Data integrity, commonly accepted as another term for data privacy, is actually much more than that, and can be fundamental to the success or failure of a brand and its campaigns. Yes, data integrity encompasses how data should and shouldn’t be handled (including the privacy of that data) but it also refers to the accuracy of the data – or at least, it should do. It’s about respect of the data’s accuracy and the people it represents.
Without respect for the data and the people it is attached to, it is easy to handle data in the wrong way; this has disastrous results for the company handling the data, the consumer whose data is mishandled and the wider industry (for example, the Sony data breach of 2011).
As a collective, consumers are typically willing to allow companies to collect their data as long as there is a benefit for them as a result. For example, consumers are generally happy to give companies access to their data to download a useful app. However, they do expect basic safeguards to be in place.
There are three basics:
- The data should be anonymous, where possible
- Access to the data should be restricted purely to those who need it, and
- The data should be backed up securely, with the data encrypted.
A privilege, not a right
Underpinning these basics is the belief that having access to consumer data is a privilege not a right – something that more and more companies seem to have been waking up to over the past few years.
This realisation across the industry couldn’t have come at a better time.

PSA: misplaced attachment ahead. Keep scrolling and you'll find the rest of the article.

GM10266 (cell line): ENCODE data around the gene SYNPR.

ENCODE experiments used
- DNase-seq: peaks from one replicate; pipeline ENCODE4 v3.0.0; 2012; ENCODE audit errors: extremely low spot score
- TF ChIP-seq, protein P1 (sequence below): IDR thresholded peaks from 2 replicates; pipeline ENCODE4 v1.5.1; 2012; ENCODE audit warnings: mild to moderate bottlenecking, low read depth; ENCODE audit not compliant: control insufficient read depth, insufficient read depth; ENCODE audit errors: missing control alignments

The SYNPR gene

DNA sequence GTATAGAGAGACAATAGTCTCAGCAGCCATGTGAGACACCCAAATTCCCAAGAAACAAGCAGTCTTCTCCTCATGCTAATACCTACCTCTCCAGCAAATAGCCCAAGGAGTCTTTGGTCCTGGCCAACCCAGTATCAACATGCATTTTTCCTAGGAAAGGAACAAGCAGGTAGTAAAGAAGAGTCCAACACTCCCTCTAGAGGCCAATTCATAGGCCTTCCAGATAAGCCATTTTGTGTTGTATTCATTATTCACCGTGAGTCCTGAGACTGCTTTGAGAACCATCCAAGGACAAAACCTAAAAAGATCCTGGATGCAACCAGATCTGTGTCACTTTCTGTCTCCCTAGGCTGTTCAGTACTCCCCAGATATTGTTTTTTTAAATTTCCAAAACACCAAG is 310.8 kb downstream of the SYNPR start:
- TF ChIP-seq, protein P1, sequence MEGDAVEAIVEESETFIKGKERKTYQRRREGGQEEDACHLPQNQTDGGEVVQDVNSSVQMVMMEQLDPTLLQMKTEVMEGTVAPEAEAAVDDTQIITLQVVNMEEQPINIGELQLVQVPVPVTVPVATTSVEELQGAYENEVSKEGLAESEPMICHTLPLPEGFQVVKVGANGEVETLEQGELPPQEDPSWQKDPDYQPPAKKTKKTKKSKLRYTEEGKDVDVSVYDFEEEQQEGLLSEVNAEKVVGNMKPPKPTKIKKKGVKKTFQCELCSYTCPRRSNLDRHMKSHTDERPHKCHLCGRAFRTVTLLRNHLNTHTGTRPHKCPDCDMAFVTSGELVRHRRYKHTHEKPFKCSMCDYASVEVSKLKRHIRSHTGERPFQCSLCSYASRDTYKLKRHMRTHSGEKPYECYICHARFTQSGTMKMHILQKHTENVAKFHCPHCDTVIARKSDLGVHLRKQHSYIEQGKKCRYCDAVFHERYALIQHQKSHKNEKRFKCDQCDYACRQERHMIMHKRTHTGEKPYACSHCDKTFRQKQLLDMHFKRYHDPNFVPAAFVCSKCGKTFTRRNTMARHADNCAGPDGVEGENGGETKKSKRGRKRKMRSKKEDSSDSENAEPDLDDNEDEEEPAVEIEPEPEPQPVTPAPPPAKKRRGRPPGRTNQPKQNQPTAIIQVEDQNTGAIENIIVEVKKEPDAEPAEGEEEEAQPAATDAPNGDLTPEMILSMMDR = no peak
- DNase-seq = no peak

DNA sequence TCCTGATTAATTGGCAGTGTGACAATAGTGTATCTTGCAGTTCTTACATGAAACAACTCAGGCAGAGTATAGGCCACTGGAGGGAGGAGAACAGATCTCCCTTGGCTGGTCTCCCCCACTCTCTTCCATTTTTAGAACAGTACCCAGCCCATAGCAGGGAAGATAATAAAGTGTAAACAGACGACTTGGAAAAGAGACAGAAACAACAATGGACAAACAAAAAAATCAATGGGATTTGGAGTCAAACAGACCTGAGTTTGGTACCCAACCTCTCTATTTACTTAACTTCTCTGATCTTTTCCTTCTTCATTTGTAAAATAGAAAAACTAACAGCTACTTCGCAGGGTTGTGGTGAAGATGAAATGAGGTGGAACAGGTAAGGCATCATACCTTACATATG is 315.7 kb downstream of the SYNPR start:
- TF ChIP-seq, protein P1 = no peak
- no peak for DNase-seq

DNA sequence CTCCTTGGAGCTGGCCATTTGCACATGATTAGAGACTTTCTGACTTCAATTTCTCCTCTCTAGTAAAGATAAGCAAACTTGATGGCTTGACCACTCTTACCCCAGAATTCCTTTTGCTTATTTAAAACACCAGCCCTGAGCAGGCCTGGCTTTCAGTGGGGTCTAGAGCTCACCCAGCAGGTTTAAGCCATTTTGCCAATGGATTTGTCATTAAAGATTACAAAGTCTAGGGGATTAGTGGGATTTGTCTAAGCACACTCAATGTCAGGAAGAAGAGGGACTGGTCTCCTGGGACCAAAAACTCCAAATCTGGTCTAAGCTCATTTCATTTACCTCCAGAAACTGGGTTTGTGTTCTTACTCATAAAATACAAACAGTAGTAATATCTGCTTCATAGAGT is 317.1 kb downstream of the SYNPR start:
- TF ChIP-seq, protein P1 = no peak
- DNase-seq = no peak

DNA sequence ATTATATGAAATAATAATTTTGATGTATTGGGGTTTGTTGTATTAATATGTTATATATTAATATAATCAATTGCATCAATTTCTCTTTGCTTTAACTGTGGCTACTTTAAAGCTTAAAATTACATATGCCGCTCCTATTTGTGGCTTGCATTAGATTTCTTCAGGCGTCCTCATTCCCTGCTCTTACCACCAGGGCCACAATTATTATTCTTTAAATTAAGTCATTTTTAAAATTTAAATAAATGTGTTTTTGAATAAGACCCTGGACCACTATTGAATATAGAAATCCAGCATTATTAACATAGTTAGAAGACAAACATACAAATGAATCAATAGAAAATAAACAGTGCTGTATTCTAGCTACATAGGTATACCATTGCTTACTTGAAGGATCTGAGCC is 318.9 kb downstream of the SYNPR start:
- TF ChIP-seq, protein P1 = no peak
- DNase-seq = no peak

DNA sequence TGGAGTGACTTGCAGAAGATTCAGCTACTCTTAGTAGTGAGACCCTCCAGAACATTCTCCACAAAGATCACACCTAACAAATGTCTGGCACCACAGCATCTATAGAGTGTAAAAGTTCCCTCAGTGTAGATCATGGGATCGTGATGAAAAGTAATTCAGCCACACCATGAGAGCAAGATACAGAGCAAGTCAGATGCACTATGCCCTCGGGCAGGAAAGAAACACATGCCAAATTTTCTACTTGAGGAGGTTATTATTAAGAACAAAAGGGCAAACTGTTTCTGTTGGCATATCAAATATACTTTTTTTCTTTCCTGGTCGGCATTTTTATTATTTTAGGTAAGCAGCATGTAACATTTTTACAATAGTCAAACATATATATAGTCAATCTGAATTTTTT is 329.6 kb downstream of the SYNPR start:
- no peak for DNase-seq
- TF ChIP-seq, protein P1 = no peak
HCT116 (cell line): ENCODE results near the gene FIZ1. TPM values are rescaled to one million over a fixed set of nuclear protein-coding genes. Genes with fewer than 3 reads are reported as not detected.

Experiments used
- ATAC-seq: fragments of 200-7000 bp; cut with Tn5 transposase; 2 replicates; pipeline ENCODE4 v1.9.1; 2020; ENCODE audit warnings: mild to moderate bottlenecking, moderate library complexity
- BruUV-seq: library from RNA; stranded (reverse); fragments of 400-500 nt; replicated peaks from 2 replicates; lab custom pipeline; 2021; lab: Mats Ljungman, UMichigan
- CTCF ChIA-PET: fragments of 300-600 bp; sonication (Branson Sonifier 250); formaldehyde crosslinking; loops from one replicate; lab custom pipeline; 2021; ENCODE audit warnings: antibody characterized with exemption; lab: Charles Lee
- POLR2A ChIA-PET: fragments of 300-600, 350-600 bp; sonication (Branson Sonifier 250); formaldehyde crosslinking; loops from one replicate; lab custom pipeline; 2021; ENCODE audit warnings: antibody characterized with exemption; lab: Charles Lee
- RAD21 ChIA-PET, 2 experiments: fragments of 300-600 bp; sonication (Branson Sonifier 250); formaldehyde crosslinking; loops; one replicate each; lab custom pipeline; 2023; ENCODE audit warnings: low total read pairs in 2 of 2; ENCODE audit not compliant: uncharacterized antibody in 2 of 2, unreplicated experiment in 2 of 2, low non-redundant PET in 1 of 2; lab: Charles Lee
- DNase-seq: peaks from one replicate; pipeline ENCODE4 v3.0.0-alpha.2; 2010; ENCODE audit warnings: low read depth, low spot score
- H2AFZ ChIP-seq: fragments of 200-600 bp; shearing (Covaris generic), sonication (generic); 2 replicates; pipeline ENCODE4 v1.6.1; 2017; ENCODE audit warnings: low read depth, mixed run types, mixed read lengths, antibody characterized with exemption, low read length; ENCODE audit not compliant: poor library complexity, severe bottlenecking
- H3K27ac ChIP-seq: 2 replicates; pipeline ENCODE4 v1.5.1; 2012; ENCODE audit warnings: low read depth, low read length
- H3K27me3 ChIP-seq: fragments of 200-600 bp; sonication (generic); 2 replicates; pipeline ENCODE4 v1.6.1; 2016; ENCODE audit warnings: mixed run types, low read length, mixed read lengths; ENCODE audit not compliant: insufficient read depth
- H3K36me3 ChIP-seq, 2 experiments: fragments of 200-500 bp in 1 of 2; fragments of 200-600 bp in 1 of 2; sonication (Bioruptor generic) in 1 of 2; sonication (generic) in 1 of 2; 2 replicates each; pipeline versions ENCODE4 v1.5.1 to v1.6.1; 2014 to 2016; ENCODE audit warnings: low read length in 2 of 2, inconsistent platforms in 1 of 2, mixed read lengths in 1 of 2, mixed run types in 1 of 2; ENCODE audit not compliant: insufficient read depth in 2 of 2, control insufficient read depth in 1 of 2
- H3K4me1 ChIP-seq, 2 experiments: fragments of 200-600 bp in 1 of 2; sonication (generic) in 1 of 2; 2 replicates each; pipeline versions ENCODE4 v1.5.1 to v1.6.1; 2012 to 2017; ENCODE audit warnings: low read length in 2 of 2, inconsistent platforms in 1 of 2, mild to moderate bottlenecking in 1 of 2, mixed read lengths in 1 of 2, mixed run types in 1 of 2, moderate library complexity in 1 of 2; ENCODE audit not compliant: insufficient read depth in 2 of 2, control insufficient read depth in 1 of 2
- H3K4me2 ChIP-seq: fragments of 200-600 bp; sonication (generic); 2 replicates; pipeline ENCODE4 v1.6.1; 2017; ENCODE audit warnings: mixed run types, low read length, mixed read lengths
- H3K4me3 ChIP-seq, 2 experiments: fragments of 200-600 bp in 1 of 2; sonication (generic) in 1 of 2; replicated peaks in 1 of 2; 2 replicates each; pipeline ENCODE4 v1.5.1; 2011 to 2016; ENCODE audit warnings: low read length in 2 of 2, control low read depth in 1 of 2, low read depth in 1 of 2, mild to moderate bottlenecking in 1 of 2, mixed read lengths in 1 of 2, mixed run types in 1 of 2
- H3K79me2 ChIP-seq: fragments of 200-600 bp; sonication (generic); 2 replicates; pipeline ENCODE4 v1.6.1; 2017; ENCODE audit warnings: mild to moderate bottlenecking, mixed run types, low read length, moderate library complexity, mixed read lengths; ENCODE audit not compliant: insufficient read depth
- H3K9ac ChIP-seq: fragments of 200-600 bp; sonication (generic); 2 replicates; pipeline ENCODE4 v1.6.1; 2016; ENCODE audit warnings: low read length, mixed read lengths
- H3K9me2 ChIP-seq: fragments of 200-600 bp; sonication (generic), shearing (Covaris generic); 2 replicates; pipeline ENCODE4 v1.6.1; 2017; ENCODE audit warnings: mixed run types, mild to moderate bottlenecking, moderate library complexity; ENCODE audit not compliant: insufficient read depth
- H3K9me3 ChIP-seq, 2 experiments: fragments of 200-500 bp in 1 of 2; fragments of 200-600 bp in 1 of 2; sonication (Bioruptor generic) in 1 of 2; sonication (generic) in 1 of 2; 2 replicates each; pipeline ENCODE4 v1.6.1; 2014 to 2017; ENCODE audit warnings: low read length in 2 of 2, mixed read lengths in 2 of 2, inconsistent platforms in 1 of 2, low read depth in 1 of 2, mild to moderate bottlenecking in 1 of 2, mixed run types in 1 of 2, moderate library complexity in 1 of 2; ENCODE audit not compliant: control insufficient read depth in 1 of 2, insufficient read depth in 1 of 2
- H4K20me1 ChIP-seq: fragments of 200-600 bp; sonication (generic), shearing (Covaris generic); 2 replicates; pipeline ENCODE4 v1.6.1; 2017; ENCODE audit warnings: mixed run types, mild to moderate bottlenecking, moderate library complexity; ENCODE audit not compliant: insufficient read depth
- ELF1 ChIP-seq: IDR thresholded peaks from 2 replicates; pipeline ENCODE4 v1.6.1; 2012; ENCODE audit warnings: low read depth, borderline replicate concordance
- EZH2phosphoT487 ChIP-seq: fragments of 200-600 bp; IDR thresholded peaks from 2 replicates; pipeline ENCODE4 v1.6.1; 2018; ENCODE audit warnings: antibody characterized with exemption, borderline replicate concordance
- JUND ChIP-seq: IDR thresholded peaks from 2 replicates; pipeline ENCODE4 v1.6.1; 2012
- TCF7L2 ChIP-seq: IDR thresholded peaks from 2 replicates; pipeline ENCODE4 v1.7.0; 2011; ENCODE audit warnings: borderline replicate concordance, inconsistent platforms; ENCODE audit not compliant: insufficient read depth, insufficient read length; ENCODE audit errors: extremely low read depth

With ‘big data’ set to face another year in the spotlight, understanding the value of the data consumers provide and how to handle this data is imperative to a business’ success.
Despite being the catchphrase du jour of the past decade, big data is still an item on Board agenda’s up and down the country, and it shows no sign of disappearing. The problem is that many who are investing in big data still don’t know the questions they should be asking to get the most from the data they have collected.
Further, more data means new tools to deal with that data and fresh expertise/people to use these tools, some of whom may not yet have learnt the hard lessons of the industry. It is therefore up to the company to safeguard against that.
And, whilst arguably this is a skill that will come with time and experience, as we are seeing patterns in the questions being asked/the problems data can solve, companies need to be acting now to reassure consumers.
Anonymous data doesn’t change the rules
Collecting data – anonymised or not – for the sake of it, or with good intentions but without the ability to use it to its full potential, is (or will quickly lead to) an invasion of privacy. It goes against the respect we need to have for consumers and their data. Something needs to change.
With companies failing to invest in protecting their data, consumers are increasingly taking matters into their own hands. Companies such as ‘Mask me’, which were set up to help people protect their identity by masking their email, phone, and credit card details, are attracting more and more customers.
However, whilst there are clear benefits to services like this there is also a downside.
As useful and relevant as companies like this are, one can’t help but optimistically hope that this doesn’t become the norm – a necessity for those who don’t want to have to sift through hundreds of spam emails a day.
It seems both sad and concerning that the need for such companies exists, and I look ahead to 2014 with just a little unease at what it holds for the advancement of ‘big data’.